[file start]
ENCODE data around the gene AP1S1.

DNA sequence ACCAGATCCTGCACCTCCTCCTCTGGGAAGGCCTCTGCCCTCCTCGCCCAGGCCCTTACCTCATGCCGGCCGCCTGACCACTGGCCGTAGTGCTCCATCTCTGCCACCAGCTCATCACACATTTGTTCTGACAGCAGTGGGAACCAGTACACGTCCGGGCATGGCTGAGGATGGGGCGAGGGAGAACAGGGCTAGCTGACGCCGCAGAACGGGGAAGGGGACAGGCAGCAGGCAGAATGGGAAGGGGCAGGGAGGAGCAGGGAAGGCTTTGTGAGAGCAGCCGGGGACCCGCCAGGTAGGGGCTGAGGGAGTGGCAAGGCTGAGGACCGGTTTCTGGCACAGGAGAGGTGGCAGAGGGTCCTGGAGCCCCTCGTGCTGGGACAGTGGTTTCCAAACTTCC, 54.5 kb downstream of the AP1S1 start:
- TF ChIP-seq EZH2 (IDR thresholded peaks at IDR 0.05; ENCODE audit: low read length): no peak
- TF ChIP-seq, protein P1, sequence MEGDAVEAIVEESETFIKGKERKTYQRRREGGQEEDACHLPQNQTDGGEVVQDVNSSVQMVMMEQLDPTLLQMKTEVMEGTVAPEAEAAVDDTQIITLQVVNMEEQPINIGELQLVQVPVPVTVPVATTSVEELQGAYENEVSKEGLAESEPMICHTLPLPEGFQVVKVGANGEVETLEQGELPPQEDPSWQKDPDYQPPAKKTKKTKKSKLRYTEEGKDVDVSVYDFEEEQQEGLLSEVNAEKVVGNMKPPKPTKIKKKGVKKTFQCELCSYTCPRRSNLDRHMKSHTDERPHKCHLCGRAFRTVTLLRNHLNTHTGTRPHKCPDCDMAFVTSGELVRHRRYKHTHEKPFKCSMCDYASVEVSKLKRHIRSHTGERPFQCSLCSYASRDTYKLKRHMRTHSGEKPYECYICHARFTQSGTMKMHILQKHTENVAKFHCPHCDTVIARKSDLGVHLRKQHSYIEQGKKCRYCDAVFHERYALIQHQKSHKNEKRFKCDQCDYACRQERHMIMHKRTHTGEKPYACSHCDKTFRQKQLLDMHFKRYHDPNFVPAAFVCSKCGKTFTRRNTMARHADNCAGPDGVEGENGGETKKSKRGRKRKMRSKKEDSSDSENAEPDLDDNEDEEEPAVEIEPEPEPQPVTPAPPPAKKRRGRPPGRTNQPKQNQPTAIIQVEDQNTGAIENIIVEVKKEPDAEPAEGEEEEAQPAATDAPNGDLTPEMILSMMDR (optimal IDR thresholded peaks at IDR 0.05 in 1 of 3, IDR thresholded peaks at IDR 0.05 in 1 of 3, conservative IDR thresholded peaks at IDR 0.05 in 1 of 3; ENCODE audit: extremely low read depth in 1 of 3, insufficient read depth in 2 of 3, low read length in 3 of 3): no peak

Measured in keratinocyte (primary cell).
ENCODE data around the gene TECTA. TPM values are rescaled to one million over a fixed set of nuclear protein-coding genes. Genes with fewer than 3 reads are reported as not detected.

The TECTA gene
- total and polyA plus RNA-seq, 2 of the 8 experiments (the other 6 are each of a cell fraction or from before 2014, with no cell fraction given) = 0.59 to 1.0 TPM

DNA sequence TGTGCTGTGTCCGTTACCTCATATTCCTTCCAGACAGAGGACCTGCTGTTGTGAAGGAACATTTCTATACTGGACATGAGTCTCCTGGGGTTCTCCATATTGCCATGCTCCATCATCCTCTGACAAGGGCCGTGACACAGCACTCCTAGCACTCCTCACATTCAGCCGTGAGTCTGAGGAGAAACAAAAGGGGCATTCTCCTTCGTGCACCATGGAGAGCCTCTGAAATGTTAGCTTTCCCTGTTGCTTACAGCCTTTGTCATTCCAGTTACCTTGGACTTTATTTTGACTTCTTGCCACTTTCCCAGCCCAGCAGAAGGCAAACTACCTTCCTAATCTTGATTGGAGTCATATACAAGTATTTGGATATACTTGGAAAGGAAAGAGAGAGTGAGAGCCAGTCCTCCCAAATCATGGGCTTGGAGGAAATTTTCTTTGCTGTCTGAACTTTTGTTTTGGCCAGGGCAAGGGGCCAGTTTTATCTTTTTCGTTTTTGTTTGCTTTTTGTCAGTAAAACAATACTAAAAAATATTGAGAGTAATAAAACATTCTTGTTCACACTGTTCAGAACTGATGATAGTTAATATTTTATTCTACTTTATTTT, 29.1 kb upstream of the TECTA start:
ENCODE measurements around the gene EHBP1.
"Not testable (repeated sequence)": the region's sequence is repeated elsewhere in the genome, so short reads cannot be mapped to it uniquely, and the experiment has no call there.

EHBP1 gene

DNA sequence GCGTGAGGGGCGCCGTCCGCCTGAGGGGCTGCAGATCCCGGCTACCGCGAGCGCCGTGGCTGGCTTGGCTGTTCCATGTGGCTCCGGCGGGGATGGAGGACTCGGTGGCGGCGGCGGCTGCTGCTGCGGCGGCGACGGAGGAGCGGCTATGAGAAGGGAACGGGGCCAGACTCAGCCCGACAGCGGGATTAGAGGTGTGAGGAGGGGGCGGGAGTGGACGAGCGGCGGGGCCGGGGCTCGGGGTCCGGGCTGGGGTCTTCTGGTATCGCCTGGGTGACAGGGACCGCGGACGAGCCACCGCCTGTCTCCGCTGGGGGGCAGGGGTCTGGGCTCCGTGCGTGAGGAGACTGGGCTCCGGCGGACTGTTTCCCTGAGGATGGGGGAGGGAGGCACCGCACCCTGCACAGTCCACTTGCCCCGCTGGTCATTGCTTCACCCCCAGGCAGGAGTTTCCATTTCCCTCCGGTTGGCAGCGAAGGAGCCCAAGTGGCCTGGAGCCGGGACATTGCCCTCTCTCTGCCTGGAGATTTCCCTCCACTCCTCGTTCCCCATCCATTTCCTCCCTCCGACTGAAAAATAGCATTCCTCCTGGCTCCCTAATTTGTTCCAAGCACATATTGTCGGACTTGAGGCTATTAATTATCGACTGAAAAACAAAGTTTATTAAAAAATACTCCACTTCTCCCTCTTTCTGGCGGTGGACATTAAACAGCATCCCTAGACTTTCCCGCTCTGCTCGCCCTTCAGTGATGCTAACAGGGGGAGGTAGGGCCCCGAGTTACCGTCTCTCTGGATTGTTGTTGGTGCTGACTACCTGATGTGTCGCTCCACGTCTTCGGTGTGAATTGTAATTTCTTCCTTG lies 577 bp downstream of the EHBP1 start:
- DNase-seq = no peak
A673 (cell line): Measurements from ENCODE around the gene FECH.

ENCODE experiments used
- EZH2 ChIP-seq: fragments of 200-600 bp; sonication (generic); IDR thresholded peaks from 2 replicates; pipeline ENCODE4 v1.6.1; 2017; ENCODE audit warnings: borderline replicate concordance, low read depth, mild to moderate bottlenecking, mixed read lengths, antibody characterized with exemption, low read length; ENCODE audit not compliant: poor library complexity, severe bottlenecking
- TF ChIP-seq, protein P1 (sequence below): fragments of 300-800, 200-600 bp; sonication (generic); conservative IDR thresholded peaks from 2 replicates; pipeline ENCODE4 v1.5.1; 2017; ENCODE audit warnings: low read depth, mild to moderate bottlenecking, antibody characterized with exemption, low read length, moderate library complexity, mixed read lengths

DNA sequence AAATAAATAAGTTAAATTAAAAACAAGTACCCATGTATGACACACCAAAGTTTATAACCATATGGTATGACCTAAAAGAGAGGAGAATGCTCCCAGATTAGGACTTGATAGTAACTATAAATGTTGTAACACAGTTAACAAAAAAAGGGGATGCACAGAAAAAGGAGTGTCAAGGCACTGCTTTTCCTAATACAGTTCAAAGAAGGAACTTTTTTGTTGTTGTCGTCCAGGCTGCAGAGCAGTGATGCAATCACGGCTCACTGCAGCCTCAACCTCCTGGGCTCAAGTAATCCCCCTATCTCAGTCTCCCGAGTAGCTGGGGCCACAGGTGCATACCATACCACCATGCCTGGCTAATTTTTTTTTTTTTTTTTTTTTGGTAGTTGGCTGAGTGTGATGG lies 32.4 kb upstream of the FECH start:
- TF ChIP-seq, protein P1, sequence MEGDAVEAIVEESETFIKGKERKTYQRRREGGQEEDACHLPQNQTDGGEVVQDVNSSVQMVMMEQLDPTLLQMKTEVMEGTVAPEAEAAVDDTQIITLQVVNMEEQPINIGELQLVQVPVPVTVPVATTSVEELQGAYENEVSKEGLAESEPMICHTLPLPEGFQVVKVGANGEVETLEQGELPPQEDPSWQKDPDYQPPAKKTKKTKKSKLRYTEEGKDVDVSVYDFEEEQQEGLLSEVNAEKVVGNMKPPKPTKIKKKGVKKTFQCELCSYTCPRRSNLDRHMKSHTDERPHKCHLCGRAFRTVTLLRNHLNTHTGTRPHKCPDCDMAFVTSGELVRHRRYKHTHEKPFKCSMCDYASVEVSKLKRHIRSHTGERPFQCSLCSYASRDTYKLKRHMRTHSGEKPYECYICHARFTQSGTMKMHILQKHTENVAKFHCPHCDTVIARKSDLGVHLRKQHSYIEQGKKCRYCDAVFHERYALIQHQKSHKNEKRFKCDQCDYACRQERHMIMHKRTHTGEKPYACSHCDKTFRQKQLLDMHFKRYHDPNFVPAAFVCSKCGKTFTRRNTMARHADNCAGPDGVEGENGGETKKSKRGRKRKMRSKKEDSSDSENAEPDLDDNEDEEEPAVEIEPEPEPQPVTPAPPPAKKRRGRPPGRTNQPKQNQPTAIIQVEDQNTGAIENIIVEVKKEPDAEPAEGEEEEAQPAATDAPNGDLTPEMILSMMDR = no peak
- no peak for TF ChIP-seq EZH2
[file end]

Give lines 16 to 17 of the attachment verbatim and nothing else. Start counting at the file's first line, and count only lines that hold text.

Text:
ENCODE experiments used
- EZH2 ChIP-seq: fragments of 200-600 bp; sonication (generic); IDR thresholded peaks from 2 replicates; pipeline ENCODE4 v1.6.1; 2017; ENCODE audit warnings: borderline replicate concordance, low read depth, mild to moderate bottlenecking, mixed read lengths, antibody characterized with exemption, low read length; ENCODE audit not compliant: poor library complexity, severe bottlenecking